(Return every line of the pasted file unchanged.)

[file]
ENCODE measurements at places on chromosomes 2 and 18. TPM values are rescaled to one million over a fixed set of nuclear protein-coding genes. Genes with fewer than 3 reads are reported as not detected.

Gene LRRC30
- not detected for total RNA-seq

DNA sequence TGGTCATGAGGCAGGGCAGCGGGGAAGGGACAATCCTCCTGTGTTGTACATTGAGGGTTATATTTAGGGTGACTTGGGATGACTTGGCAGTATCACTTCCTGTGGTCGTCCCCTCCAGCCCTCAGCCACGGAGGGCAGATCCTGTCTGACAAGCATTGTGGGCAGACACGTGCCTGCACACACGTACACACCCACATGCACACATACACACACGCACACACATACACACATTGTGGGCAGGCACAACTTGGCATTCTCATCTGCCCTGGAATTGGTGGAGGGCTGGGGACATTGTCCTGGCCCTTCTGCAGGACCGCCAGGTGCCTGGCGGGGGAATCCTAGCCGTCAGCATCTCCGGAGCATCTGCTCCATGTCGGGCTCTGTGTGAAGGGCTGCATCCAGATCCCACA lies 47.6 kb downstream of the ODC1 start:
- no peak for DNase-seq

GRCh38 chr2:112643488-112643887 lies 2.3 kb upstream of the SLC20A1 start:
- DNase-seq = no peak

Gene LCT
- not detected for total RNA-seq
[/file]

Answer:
ENCODE measurements at places on chromosomes 2 and 18. TPM values are rescaled to one million over a fixed set of nuclear protein-coding genes. Genes with fewer than 3 reads are reported as not detected.

Gene LRRC30
- not detected for total RNA-seq

DNA sequence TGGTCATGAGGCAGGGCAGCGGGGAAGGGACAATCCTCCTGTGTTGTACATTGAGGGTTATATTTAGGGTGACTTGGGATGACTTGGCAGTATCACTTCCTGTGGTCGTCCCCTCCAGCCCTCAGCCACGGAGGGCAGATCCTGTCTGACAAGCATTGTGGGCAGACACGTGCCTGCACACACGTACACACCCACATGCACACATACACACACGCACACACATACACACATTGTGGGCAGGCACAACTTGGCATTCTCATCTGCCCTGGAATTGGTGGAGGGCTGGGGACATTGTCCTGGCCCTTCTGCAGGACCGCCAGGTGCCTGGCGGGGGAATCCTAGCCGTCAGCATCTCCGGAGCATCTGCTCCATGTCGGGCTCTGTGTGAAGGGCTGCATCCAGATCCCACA lies 47.6 kb downstream of the ODC1 start:
- no peak for DNase-seq

GRCh38 chr2:112643488-112643887 lies 2.3 kb upstream of the SLC20A1 start:
- DNase-seq = no peak

Gene LCT
- not detected for total RNA-seq